Document Detail

Comparison of anterolateral thigh, lateral arm, and parascapular free flaps with regard to donor-site morbidity and aesthetic and functional outcomes.
MedLine Citation:
PMID:  23357991     Owner:  NLM     Status:  MEDLINE    
BACKGROUND: The purpose of this study was to compare the morbidity and the aesthetic and functional outcomes of primarily closed donor sites of three commonly used free flaps.
METHODS: Sixty patients who had undergone free flap reconstruction (20 anterolateral thigh, 20 parascapular, and 20 lateral arm flaps) were included in this study. The average follow-up time was 50 months (range, 6 to 135 months). Patients assessed subjective donor-site morbidity and satisfaction with the aesthetic and overall functional result using a self-report questionnaire. Outcome measures were the Disabilities of the Arm, Shoulder and Hand questionnaire; the Lower Extremity Functional Scale; and the Medical Outcomes Study 36-Item Short-Form Health Survey questionnaire.
RESULTS: No significant differences in range of motion or in questionnaire, scale, or survey scores were detected. Sensory disorders were present in 100 percent (lateral arm), 90 percent (anterolateral thigh), and 45 percent (parascapular). No correlation to flap size was detected (187 cm for parascapular and anterolateral thigh, and 70 cm for lateral arm flaps). Postoperative complications were seromas (parascapular, n = 2), hematomas (parascapular, n = 1; lateral arm, n = 2), and dehiscence (n = 4 for each flap). Patient satisfaction with the donor site was rated 2.9 for lateral arm and anterolateral thigh flaps and 2.5 for parascapular flaps (1 = excellent, 6 = poor). Seventy percent of anterolateral thigh, 85 percent of lateral arm, and 100 percent of parascapular flap patients would choose their flap again.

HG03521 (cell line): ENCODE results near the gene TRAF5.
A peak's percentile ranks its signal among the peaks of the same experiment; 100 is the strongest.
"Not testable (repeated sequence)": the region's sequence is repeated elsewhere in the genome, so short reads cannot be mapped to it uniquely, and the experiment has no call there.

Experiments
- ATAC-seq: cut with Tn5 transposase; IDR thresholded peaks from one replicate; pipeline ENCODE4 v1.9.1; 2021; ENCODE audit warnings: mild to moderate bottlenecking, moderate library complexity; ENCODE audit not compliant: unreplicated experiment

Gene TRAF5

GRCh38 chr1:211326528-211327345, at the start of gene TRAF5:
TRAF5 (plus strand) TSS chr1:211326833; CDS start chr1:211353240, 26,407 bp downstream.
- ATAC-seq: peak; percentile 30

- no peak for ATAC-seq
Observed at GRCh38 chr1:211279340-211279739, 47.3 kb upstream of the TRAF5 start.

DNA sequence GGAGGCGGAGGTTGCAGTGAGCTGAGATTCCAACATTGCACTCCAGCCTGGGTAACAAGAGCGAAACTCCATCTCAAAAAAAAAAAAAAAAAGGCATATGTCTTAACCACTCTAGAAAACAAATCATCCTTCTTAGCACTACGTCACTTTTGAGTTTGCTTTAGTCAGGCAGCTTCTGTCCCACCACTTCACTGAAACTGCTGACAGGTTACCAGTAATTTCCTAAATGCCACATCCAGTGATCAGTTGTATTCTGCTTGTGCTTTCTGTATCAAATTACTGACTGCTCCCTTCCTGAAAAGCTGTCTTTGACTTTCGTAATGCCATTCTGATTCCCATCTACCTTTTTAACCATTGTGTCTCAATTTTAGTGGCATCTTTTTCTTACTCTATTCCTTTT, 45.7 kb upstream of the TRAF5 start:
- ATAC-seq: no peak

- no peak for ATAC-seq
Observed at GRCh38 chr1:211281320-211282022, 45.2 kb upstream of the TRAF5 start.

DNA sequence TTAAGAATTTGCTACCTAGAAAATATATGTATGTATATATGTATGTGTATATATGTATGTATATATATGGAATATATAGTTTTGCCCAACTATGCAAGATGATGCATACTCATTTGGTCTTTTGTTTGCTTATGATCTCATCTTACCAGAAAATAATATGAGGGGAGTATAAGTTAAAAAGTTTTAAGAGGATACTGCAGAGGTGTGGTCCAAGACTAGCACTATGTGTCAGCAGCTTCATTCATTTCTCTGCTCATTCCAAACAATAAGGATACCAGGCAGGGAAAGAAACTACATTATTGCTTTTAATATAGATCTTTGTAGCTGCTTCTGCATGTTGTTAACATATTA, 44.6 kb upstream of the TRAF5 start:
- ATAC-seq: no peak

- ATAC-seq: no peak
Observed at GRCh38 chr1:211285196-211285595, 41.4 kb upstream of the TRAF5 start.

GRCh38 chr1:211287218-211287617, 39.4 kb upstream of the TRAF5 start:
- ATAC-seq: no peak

CONCLUSION: In terms of reducing donor-site morbidity, the parascapular flap represents a valuable alternative to the anterolateral thigh and lateral arm flaps, but side positioning and increased seroma are drawbacks.
Marek Klinkenberg; Sebastian Fischer; Thomas Kremer; Frederick Hernekamp; Marcus Lehnhardt; Adrien Daigeler
Publication Detail:
Type:  Comparative Study; Journal Article    
Journal Detail:
Title:  Plastic and reconstructive surgery     Volume:  131     ISSN:  1529-4242     ISO Abbreviation:  Plast. Reconstr. Surg.     Publication Date:  2013 Feb 
Date Detail:
Created Date:  2013-01-29     Completed Date:  2013-04-01     Revised Date:  2014-10-13    
Medline Journal Info:
Nlm Unique ID:  1306050     Medline TA:  Plast Reconstr Surg     Country:  United States    
Other Details:
Languages:  eng     Pagination:  293-302     Citation Subset:  AIM; IM    
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MeSH Terms
Arm / surgery*
Back / surgery*
Free Tissue Flaps*
Middle Aged
Postoperative Complications / epidemiology*
Retrospective Studies
Thigh / surgery*
Transplant Donor Site*
Treatment Outcome
Young Adult

From MEDLINE®/PubMed®, a database of the U.S. National Library of Medicine

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